This building is located on the 5th road and Schaeffer considered it to be the palace of an Achaean chief. The building is 40m long and is of ashlar masonry. Some stones are more than 3m in length and 1,40m high. The building was ruined at the beginning of the 12th century B.C. and was rebuilt as a workshop and divided into many rooms. In the courtyard of Building 18 the Swedish Expedition excavated Tomb 18, which was considered to be the possible burial of one of the island’s first Achaean settlers.
The sanctuary of the ‘Horned God’
Enkomi: statuette of horned god
This sanctuary consists of a large room surrounded by other auxiliary rooms. It was in the south part of this building that the famous bronze statuette depicting a ‘Horned God’ was unearthed (exhibited in the Cyprus Museum in Lefkosia). Excavations under the sanctuary’s floor revealed strata dated from the 16th up to the 13th century B.C.
The sanctuary of the god standing on an ingot
Another sanctuary is situated between the 4th and 5th road, to the east of the paved square. The well-known statuette of a god standing on an ingot was found inside this sanctuary, which consists of a large room (16X10m) surrounded by other auxiliary rooms. The large room’s walls consist of built-in benches where worshippers placed their religious offerings.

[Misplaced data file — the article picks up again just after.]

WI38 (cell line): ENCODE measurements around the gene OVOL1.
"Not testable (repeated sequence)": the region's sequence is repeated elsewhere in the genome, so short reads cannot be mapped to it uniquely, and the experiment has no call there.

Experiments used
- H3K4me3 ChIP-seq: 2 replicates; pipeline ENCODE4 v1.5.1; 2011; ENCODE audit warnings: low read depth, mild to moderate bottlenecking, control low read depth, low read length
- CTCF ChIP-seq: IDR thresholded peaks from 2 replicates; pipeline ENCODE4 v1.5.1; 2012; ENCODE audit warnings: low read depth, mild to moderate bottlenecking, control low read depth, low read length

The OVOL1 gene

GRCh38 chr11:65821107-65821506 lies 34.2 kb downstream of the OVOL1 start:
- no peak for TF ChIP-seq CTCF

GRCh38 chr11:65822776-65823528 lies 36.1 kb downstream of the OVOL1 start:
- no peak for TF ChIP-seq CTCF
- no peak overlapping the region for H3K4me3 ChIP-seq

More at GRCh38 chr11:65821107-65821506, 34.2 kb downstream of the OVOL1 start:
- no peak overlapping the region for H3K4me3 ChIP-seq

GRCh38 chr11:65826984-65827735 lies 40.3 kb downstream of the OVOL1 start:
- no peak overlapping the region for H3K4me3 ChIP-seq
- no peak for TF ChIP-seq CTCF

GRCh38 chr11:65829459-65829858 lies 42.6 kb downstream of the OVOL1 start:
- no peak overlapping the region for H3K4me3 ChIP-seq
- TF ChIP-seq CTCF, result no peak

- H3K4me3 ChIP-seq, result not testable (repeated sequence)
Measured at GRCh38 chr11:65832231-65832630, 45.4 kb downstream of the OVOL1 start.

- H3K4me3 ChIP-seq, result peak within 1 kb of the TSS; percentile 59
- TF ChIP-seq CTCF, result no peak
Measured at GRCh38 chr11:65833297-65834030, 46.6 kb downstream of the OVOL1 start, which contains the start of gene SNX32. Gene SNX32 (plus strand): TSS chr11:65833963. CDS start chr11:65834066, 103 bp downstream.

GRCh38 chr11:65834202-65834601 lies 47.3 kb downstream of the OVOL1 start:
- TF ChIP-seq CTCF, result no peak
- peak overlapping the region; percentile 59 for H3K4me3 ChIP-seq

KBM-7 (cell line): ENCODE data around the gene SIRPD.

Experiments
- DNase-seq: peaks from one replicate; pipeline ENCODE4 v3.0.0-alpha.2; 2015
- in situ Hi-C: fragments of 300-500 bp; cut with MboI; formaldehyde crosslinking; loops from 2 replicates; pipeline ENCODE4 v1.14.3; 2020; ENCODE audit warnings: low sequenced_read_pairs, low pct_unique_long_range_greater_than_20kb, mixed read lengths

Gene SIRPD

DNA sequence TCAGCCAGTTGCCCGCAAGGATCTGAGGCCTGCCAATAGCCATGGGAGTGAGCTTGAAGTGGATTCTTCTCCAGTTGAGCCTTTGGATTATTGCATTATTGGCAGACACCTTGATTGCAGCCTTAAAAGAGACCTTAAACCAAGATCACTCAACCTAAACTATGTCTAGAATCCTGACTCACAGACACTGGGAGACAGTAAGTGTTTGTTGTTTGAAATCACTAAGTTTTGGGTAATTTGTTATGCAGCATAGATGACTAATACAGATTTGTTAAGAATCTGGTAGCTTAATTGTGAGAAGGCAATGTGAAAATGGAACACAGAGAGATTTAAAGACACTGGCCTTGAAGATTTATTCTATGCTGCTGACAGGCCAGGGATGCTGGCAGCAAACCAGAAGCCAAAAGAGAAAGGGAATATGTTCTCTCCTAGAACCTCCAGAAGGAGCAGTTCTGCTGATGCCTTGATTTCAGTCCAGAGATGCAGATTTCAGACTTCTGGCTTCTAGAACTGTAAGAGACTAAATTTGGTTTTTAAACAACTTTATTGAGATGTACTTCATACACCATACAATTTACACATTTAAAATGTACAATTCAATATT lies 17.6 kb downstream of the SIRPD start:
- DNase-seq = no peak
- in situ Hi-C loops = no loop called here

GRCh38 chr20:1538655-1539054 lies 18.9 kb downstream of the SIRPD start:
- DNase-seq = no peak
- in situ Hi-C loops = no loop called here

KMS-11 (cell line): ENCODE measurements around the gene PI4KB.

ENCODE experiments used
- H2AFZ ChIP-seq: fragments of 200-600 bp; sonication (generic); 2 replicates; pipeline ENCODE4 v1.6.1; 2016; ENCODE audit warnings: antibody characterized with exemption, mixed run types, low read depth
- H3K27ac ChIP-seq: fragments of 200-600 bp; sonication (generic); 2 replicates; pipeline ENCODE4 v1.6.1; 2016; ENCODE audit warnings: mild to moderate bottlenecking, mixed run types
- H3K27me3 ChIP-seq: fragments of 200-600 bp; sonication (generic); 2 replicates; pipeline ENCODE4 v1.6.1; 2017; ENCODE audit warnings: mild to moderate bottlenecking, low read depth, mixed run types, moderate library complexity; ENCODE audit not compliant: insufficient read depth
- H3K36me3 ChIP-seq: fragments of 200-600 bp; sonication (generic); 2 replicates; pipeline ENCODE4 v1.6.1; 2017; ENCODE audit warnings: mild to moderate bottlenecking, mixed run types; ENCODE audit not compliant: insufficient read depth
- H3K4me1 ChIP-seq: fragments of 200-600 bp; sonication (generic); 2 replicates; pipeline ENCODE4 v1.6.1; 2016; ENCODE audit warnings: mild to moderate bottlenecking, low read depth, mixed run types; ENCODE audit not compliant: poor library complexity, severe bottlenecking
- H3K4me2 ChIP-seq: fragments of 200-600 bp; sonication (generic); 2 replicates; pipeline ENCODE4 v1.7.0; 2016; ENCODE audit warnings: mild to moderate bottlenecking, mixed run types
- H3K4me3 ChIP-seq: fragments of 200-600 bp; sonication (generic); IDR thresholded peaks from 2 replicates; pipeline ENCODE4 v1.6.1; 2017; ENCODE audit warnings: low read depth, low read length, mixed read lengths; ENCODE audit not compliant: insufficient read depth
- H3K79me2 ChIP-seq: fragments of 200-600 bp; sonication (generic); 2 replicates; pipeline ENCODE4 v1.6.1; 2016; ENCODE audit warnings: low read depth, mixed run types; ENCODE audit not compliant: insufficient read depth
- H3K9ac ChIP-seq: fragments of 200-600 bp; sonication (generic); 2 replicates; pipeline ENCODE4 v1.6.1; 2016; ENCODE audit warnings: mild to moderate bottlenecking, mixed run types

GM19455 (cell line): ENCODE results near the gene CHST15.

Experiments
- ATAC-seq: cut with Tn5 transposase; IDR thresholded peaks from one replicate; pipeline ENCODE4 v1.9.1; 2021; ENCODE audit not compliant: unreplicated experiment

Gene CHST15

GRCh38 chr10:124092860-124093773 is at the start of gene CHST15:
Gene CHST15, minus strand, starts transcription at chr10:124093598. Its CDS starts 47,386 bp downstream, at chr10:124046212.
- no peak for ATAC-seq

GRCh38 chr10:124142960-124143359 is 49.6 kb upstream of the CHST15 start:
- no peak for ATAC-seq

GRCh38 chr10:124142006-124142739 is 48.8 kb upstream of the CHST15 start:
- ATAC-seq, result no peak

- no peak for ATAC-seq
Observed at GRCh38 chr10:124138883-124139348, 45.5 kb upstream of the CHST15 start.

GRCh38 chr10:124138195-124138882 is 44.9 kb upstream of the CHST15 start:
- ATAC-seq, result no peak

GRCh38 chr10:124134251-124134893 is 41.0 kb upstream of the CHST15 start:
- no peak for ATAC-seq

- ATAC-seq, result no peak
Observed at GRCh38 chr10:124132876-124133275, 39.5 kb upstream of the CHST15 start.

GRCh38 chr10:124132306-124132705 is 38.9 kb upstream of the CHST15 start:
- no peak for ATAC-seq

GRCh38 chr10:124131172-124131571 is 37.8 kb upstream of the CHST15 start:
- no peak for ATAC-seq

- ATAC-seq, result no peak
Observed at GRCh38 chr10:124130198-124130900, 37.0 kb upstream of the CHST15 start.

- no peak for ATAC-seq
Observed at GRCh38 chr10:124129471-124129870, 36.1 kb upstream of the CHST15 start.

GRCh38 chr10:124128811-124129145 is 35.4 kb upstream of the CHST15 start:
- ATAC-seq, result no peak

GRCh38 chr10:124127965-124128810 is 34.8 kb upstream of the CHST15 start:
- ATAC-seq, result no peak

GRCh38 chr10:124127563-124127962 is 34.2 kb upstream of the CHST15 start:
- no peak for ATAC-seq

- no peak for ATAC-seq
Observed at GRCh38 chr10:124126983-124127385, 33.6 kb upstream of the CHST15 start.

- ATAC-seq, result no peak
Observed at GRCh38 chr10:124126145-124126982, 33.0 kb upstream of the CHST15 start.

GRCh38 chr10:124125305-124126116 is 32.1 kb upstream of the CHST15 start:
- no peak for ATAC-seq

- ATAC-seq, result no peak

Enkomi: statuette of god
standing on ingot
Enkomi is packed with rock-cut tombs, located within the house’s courtyards. Built tombs also exist to the east of the ‘sanctuary of the Horned God’. Two of these are of rectangular plan and have flat roofs consisting of a stone slab. A stone stairway led to the tomb’s ‘mouth’ (stomion). Most of the tombs were found looted but can be dated to the 13th century B.C. The third tomb is dome-shaped, its lower part built of stones and the upper part of baked bricks. Its plan is oval in shape and is a unique example of tomb architecture in Cyprus. The tomb is dated to the 13th century B.C.
Enkomi’s decline began with the raids of the ‘Sea Peoples’ although there is no evidence to support the argument that Enkomi ceased to play an important role in Cyprus’ economic and political life. Copper production remained the town’s basic industry. The large ‘palace’ (Building 18) gradually lost its splendor whereas the sanctuaries were maintained. Towards the end of the 11th century B.C. Enkomi was ruined by an earthquake and its inhabitants gradually abandoned the town. The town of Salamis was to become the next cultural, political and artistic center.
Enkomi: Mycenaean crater
Dikaios, P. 1969 and 1971, Egkomi: Excavations 1948 - 1958. Vols I - III. Mainz.